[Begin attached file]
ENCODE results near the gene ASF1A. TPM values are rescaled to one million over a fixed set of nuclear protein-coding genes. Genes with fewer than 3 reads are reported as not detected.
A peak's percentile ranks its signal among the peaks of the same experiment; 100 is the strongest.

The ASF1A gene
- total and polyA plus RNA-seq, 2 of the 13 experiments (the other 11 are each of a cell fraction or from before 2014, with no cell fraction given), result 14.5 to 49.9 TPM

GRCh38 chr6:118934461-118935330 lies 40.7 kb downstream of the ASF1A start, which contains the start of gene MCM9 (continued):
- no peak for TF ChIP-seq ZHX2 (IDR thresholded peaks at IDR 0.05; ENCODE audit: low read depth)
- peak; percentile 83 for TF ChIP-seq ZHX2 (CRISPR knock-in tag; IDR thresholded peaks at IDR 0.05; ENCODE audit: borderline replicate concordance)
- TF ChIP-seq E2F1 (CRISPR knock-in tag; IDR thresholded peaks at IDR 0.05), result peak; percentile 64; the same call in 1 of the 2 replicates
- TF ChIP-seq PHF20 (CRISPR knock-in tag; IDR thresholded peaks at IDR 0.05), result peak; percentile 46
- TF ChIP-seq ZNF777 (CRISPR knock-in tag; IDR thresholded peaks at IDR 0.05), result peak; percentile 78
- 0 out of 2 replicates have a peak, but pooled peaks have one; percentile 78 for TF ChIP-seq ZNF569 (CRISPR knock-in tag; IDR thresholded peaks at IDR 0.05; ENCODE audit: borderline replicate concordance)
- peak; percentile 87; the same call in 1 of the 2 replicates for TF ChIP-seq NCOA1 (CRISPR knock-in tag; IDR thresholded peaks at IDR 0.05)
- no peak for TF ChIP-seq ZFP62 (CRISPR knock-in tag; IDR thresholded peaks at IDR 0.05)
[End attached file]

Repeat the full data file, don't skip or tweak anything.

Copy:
ENCODE results near the gene ASF1A. TPM values are rescaled to one million over a fixed set of nuclear protein-coding genes. Genes with fewer than 3 reads are reported as not detected.
A peak's percentile ranks its signal among the peaks of the same experiment; 100 is the strongest.

The ASF1A gene
- total and polyA plus RNA-seq, 2 of the 13 experiments (the other 11 are each of a cell fraction or from before 2014, with no cell fraction given), result 14.5 to 49.9 TPM

GRCh38 chr6:118934461-118935330 lies 40.7 kb downstream of the ASF1A start, which contains the start of gene MCM9 (continued):
- no peak for TF ChIP-seq ZHX2 (IDR thresholded peaks at IDR 0.05; ENCODE audit: low read depth)
- peak; percentile 83 for TF ChIP-seq ZHX2 (CRISPR knock-in tag; IDR thresholded peaks at IDR 0.05; ENCODE audit: borderline replicate concordance)
- TF ChIP-seq E2F1 (CRISPR knock-in tag; IDR thresholded peaks at IDR 0.05), result peak; percentile 64; the same call in 1 of the 2 replicates
- TF ChIP-seq PHF20 (CRISPR knock-in tag; IDR thresholded peaks at IDR 0.05), result peak; percentile 46
- TF ChIP-seq ZNF777 (CRISPR knock-in tag; IDR thresholded peaks at IDR 0.05), result peak; percentile 78
- 0 out of 2 replicates have a peak, but pooled peaks have one; percentile 78 for TF ChIP-seq ZNF569 (CRISPR knock-in tag; IDR thresholded peaks at IDR 0.05; ENCODE audit: borderline replicate concordance)
- peak; percentile 87; the same call in 1 of the 2 replicates for TF ChIP-seq NCOA1 (CRISPR knock-in tag; IDR thresholded peaks at IDR 0.05)
- no peak for TF ChIP-seq ZFP62 (CRISPR knock-in tag; IDR thresholded peaks at IDR 0.05)